The National Women’s Soccer League announced Monday that Utah Royals FC will move to Kansas City after it was bought by an ownership group headed by a couple based there. News of the move surfaced Saturday evening.
Utah Soccer LLC, in its own statement, said once new ownership is established in Utah, it will have the opportunity to “re-establish the Utah Royals FC name and franchise at Rio Tinto Stadium two years from now, in 2023″ — with a new team using the Royals name.
The deal between the NWSL and previous owner Dell Loy Hansen gives a potential new owner of the LLC rights to an expansion team, a league source told The Salt Lake Tribune. The new owner would still have to pay an expansion fee to the NWSL should the individual or group want to bring a team to Utah, and the rights are specific to the year 2023.
The option to bring a new expansion team back to Utah indicates that the league wants a presence here. The Royals averaged more than 10,000 fans in 2018 and 2019, making the team second in the league in attendance.
“Our hearts are full of gratitude and appreciation for the support and passion our fans have shared with us over the years,” Utah Soccer said. “We hope to carry on the rich tradition of the Utah Royals FC with leadership that shares our mission to provide prominent world class resources for female athletes.
“To this end, we prioritize cooperation with the leagues to ensure a smooth transition to new ownership, and we pledge our unwavering support for bringing Utah Royals FC back to Rio Tinto Stadium as soon as possible.”
Chris and Angie Long, co-founder and chief investment officer of Palmer Square Capital Management, bought the team from Hansen, who is in the process of selling Utah Soccer, a holding company that owns the Royals, Real Salt Lake and the Real Monarchs.
Joining the Longs are marketing and creative executive Jen Gulvik, who will serve as team president, and former professional soccer player Brittany Matthews.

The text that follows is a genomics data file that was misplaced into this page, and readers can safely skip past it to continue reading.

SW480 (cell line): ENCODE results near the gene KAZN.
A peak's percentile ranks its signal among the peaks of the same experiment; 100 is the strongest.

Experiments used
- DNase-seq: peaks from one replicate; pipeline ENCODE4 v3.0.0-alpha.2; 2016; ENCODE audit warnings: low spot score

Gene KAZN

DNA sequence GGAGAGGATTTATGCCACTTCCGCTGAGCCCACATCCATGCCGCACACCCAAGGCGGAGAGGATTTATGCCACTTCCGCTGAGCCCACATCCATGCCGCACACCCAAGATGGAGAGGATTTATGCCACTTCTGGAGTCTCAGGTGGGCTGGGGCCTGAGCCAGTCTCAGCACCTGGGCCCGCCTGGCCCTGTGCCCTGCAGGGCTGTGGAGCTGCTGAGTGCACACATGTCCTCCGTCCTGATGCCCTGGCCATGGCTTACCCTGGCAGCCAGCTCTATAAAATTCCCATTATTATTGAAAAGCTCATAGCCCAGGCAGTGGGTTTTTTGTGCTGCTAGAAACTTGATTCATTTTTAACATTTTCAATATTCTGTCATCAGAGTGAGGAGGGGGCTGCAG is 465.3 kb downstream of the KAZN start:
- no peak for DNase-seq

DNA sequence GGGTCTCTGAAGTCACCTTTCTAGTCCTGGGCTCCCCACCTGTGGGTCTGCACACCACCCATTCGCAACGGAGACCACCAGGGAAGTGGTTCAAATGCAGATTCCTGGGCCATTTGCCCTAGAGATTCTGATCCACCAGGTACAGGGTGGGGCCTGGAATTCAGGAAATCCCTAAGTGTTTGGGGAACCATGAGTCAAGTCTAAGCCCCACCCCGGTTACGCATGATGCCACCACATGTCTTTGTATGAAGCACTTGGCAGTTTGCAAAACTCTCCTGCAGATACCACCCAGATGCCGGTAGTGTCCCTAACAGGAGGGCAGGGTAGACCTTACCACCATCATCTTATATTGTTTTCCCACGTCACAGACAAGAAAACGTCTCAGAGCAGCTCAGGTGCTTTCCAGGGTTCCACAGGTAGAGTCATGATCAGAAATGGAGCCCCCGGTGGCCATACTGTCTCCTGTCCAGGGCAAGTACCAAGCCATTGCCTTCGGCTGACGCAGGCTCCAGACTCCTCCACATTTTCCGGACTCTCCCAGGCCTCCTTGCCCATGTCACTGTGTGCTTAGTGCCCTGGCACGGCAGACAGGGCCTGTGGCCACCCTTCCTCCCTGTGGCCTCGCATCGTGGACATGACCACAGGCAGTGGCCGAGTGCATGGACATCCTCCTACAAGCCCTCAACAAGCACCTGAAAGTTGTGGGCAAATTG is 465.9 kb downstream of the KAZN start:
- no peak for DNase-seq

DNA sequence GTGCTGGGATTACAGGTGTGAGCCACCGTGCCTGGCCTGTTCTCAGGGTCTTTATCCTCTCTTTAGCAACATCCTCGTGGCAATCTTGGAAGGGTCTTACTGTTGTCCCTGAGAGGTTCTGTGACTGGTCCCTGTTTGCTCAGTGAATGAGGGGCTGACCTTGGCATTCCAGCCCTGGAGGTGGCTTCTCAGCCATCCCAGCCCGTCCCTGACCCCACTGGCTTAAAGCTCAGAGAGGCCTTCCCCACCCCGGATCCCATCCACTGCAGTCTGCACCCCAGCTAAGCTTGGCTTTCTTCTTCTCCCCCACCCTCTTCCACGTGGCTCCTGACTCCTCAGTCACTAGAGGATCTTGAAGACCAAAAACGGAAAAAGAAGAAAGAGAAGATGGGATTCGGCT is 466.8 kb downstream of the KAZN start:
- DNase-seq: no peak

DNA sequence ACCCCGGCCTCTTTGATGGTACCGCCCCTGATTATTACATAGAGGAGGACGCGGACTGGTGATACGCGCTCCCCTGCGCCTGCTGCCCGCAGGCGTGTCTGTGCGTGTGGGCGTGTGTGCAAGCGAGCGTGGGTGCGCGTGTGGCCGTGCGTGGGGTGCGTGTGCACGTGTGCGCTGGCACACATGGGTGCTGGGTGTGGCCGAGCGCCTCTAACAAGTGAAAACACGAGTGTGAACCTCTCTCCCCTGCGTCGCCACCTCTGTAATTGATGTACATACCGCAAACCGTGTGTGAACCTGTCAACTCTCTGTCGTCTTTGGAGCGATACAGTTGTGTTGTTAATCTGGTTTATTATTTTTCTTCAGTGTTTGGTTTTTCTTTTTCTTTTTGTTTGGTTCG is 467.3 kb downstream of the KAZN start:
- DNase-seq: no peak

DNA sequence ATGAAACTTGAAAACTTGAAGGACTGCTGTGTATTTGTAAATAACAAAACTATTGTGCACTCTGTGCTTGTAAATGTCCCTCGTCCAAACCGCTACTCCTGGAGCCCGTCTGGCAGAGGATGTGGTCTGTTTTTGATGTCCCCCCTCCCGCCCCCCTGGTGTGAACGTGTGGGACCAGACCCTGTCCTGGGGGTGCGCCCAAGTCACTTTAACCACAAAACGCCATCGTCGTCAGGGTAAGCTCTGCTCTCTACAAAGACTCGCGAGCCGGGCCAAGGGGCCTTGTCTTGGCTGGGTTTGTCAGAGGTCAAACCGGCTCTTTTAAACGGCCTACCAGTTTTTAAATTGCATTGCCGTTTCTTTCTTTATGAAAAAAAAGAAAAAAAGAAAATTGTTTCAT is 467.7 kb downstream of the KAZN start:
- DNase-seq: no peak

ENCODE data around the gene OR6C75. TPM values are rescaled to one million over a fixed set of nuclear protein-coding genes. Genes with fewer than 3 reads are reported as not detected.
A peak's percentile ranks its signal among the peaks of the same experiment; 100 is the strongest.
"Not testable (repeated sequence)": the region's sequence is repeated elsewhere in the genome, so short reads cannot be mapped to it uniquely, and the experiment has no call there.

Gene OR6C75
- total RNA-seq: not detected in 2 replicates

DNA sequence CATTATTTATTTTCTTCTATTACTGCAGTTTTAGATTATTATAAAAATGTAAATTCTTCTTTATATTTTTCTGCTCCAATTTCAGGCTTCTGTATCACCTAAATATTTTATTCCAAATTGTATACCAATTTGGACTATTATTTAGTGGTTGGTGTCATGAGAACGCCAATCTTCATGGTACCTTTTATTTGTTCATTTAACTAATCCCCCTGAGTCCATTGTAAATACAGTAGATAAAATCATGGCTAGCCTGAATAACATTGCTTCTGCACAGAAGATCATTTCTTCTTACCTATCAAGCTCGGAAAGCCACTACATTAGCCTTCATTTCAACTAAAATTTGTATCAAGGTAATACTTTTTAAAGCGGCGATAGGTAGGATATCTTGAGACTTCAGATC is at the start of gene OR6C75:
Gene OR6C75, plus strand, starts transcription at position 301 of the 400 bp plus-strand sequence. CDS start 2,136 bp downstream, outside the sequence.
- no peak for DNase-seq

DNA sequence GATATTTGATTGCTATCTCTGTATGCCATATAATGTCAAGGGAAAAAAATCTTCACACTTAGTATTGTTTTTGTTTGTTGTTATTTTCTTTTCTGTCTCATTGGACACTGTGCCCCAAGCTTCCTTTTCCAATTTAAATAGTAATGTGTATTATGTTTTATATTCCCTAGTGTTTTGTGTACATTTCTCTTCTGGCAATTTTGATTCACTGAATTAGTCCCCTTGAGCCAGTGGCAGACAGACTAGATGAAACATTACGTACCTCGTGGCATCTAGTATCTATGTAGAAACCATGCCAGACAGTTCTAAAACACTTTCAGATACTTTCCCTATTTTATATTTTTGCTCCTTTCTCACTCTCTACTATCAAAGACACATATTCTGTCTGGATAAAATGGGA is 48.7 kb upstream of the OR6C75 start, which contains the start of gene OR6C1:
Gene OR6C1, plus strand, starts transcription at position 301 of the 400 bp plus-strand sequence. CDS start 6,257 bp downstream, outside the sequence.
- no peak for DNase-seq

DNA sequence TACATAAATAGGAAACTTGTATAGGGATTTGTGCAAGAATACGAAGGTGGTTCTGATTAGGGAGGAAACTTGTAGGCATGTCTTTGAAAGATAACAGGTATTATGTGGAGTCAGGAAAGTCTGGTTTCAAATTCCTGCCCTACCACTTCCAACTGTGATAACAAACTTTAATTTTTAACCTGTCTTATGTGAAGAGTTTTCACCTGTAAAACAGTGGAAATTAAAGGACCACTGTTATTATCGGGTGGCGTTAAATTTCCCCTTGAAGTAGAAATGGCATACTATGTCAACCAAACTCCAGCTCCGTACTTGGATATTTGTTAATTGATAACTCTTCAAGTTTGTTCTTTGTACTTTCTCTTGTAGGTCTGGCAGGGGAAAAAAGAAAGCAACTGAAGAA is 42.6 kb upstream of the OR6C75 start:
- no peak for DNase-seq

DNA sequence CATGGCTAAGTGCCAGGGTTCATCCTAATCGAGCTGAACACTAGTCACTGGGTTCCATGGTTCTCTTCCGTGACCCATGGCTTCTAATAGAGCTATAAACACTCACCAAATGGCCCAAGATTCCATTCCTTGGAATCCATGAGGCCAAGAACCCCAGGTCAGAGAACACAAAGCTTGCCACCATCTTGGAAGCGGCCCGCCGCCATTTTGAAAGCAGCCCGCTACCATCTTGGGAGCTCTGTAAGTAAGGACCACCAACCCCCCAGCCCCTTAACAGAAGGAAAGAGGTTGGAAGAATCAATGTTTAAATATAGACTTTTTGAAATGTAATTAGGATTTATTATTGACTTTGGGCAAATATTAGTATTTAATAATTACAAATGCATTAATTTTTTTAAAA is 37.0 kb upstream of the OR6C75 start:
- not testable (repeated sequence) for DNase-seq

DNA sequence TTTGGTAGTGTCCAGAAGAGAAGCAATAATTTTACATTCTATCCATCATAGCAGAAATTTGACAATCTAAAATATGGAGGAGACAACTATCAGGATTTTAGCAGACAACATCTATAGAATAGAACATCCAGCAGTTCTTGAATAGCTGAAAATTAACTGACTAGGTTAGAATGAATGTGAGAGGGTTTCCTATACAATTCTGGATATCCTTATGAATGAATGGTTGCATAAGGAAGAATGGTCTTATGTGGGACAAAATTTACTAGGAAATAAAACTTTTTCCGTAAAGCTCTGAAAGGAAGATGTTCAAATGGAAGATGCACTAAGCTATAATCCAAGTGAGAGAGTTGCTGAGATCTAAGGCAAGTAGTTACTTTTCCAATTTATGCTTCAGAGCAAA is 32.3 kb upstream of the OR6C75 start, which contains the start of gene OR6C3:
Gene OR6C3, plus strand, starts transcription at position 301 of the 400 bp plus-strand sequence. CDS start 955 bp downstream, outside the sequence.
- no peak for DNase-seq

“This is a tremendous opportunity for our league, and I’m absolutely thrilled to welcome Kansas City back to the NWSL,” NWSL Commissioner Lisa Baird said. “Kansas City is a soccer-rich community, and this fantastic ownership group is ready and able to commit the resources necessary for this club to be a massive success.”
Fans who supported the Royals since 2018 and helped the team average the second most spectators in the NWSL voiced their dismay about the move. But Royals general manager Stephanie Lee had a message of hope for them.
“When I first arrived to Salt Lake City three years ago, what stood out was the overwhelming support and excitement from the community,” Lee said. “I hope fans have solace that women’s professional soccer will be back.”
Utah Soccer, which now consists of Real Salt Lake and the Real Monarchs, is in the process of being sold by Hansen. He’s been trying to sell all three teams since late August, when allegations surfaced of racist and sexist behavior by him and his chief business officer, Andy Carrol. If he doesn’t find a buyer for RSL by Jan. 8, Major League Soccer will take over the process for that team.
“We love the Utah soccer community and have been honored to work with these world-renowned professional women athletes,” Hansen and his wife, Julie, said. “We will truly miss our athletes who have become our friends. We lend our full support to new owners who can continue our vision to have the women’s team equal to the men’s team in time, facilities and resources, and who can help shepherd the team into a new era of growth and success.”